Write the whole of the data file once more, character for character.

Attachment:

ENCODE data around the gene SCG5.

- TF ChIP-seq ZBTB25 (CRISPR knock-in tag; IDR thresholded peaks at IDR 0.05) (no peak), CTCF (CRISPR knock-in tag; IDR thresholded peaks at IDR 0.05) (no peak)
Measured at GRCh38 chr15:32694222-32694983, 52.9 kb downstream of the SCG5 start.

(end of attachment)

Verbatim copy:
ENCODE data around the gene SCG5.

- TF ChIP-seq ZBTB25 (CRISPR knock-in tag; IDR thresholded peaks at IDR 0.05) (no peak), CTCF (CRISPR knock-in tag; IDR thresholded peaks at IDR 0.05) (no peak)
Measured at GRCh38 chr15:32694222-32694983, 52.9 kb downstream of the SCG5 start.